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Sensing Opportunity in Drought, Two Horticulture Classmates Launch Eco Conscious Aquaponics Farm


April 23, 2018 |

The Eco Conscious Aquaponics team in their greenhouse in Goleta, CA. Owners Julian Cantando and Clayton Garland (pictured center left and center right) decided to launch the farm at the height of the California drought. Photo credit: Pamela Ellgen.

In 2016, at the height of the California drought, Julian Cantando and Clayton Garland envisioned a more sustainable farming model than traditional soil-based agriculture, which has always thrived in California.

“Last year was the seventh year of the drought, the lake was down, and the threat of not having water was real, at least for other farmers who aren’t on a well. It was kind of a bleak situation,” Cantando says.

He and Garland were classmates in the Horticulture Program at Santa Barbara City College and often discussed going into business together.

“We had always been talking after class about doing something in the realm of sustainable agriculture, but we didn’t really know what we wanted to do,” he says. “The opportunity presented itself and we jumped on it.”

After graduation, the pair rented a greenhouse at The Orchid Ranch perched on cliffs overlooking the Pacific Ocean, purchased pre-owned equipment for an aquaponics operation, and opened Eco Conscious Aquaponics. They grow lettuces, microgreens, and vegetables, including watercress, sorrel, celery, fennel, and bok choy. They also have some soil-based plants in the greenhouse, including opuntia (known as prickly pear cactus in the culinary world), cape goose berry, and miracle berry.

“We get a lot of feedback that our produce has a better flavor profile because it gets all the water that it needs and all of the nutrition that it needs,” Cantando says. “Our system is 100% irrigation, which means the plant roots are sitting in water. They never get stressed out, so it’s a really tender, beautiful plant.”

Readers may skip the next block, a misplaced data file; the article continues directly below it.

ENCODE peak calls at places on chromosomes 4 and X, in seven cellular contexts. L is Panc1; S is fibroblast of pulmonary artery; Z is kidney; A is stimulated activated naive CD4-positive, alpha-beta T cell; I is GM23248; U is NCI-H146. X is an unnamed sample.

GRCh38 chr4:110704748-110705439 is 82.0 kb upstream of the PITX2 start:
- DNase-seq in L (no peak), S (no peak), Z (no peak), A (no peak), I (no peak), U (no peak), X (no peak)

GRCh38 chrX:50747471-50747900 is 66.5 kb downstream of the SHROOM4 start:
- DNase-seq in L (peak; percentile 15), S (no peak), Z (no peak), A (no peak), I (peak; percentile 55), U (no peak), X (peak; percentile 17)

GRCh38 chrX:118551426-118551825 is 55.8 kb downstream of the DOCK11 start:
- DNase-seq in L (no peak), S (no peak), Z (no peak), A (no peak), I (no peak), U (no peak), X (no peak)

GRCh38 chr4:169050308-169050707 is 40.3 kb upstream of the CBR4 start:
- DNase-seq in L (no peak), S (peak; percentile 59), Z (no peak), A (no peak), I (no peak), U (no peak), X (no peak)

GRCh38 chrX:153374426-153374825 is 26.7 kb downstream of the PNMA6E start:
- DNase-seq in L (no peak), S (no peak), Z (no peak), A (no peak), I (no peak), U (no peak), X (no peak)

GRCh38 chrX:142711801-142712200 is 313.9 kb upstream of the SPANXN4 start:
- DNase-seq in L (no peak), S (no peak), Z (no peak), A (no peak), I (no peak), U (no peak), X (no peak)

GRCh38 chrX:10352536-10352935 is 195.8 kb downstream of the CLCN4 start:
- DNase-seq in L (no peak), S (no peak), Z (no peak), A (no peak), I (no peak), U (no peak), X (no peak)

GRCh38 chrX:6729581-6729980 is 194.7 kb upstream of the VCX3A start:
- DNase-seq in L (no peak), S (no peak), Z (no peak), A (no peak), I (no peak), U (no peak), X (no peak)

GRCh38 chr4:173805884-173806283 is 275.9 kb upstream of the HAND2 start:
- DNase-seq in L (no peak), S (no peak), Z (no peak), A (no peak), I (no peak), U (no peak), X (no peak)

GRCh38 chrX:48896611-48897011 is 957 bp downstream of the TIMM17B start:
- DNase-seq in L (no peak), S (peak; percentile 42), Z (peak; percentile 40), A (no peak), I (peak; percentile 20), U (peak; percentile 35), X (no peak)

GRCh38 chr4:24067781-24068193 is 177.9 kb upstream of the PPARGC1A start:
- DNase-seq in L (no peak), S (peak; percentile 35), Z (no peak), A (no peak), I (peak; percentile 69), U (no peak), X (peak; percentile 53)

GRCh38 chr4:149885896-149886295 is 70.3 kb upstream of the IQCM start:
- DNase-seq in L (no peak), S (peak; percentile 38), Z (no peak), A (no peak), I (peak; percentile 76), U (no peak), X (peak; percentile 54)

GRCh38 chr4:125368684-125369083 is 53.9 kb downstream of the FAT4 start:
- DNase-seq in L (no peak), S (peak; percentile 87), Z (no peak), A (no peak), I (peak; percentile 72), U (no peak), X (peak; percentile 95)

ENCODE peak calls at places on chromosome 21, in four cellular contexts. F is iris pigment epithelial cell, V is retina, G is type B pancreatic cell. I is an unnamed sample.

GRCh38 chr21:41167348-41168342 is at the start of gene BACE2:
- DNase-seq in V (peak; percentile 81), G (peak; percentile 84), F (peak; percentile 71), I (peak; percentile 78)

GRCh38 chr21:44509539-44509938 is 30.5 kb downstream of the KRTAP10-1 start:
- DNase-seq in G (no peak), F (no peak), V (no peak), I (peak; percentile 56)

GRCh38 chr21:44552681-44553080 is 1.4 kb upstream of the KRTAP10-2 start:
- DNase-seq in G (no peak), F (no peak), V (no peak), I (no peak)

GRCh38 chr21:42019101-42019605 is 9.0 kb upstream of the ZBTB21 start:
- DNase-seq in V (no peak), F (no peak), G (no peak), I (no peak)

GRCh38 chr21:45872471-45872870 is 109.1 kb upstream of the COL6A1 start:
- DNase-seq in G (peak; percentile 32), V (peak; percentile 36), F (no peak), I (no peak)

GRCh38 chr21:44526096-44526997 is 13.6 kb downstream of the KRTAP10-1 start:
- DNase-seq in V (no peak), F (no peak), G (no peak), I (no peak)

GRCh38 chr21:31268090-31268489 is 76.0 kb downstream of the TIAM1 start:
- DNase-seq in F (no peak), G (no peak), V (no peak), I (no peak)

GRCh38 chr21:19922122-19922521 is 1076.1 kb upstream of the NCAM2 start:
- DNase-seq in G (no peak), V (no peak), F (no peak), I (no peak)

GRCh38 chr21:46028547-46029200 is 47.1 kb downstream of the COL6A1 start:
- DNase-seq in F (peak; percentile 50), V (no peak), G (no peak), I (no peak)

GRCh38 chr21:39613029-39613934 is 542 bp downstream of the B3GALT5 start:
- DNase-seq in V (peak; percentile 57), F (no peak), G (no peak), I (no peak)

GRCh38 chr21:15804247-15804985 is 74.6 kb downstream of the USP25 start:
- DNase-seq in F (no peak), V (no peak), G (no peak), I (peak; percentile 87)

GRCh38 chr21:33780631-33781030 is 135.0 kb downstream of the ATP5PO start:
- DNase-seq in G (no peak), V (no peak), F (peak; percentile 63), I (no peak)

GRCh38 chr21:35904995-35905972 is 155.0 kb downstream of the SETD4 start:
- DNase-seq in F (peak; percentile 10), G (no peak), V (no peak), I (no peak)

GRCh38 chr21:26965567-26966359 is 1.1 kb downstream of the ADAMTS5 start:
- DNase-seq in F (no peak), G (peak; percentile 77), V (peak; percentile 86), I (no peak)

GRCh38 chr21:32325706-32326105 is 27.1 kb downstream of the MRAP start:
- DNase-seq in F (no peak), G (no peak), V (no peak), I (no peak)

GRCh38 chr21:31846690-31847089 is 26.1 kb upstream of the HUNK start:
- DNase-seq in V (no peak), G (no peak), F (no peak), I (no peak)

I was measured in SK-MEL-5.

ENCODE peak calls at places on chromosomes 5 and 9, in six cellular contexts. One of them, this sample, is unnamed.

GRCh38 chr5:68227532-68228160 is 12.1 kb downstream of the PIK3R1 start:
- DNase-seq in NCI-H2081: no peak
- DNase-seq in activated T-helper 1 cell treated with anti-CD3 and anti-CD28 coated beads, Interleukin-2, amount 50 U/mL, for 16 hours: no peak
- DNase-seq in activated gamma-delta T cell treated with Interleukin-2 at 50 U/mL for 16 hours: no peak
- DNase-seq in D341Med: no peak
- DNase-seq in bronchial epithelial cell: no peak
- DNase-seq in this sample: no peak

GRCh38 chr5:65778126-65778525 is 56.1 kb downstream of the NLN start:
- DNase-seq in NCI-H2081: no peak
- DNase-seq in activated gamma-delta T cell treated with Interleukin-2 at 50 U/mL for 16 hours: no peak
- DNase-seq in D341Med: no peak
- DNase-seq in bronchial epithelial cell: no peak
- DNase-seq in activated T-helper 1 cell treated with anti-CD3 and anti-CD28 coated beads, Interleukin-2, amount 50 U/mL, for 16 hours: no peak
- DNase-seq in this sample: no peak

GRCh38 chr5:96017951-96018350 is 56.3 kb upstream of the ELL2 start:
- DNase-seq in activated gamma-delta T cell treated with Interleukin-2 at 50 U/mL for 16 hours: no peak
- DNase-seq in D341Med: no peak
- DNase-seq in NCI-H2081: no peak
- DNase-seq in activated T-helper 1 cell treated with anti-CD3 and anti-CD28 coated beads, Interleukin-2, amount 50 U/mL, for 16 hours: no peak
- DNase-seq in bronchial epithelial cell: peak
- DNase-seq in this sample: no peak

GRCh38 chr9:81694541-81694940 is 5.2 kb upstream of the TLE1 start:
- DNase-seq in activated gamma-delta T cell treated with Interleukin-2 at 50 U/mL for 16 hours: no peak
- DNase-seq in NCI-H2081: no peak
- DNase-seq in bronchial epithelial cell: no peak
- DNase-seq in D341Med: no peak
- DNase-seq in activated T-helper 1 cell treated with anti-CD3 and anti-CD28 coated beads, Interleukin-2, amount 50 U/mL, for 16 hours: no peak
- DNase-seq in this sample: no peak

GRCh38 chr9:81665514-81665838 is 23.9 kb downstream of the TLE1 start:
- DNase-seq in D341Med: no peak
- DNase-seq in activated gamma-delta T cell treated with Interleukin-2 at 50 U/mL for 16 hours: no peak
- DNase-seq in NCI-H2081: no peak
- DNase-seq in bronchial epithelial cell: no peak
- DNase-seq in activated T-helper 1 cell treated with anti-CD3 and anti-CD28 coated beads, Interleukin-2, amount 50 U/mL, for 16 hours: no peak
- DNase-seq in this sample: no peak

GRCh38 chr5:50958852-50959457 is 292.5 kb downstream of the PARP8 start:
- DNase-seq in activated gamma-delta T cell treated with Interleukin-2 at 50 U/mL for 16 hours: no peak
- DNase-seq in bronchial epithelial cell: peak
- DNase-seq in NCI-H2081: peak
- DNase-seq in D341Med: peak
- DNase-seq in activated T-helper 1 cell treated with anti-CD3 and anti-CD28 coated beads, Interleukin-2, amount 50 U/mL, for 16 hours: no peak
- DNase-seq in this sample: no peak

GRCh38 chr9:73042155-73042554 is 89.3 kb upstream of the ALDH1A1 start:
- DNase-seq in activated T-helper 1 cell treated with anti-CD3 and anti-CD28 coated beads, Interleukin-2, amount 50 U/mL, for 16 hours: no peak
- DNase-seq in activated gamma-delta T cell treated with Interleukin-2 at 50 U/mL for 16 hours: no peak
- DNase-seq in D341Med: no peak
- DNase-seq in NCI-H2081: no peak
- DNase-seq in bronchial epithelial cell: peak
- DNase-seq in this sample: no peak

Eco Conscious Aquaponics plants its seeds in coconut fiber, a sustainable byproduct of the coconut industry. The inert medium retains water and has high porosity, like a sponge, while also holding air even when fully saturated. Coconut fiber also has an ideal pH and is inhospitable to fungal growth.

Unlike other aquaponic operations that grow and harvest fish for food, Eco Conscious Aquaponics uses long-lived fish such as catfish, koi, and goldfish, which will not be harvested and exist only to supply nutrients to the plants.

It is an entirely organic operation and pest management is handled with marigold plants to deter insects and yellow sticky tape to snare flies.

The Eco-Conscious Aquaponics founders are young; Cantando is 23 and Garland is 30 and the farm is entirely self-funded. Both founders hold off-farm jobs to pay the bills.

Nevertheless, the farm is completely self-sufficient and generates a profit. They reinvest 20 percent of profits back into the business.

As with any startup, getting the word out about their product was an early hurdle. They went door to door connecting with local restaurants in Santa Barbara and offering samples to chefs. They also began selling to farmers’ markets in Santa Barbara and Santa Ynez. Staying diligent and consistent was the key to getting clients. Delivering freshly harvested, delicious, consistent produce has been the key to keeping clients.

“It’s as fresh as it gets,” Cantando says. And, they have had terrific responses from local chefs. “That’s why we are still here.”

He acknowledges that operating in Santa Barbara where people are environmentally conscious and can afford to care about what’s on their plate is crucial to their success.

In the future, Eco Conscious Aquaponics hopes to expand their operation to additional locations, diversify what they grow, and possibly pursue soil-based agriculture. “I don’t [see] anything wrong with growing in soil as long as the water is available and it’s a sustainable practice,” Cantando says.


General information on aquaponics: Aquaponics uses up to 90 percent less water than soil-based operations, making it especially viable in drought-prone areas. It is a system of aquaculture in which farmed fish supply nutrients for hydroponic plants, which act as a biofilter for the water. Just as important, plants receive adequate hydration for superior flavor. Additionally, it is a closed-loop system with no fertilizer runoff.

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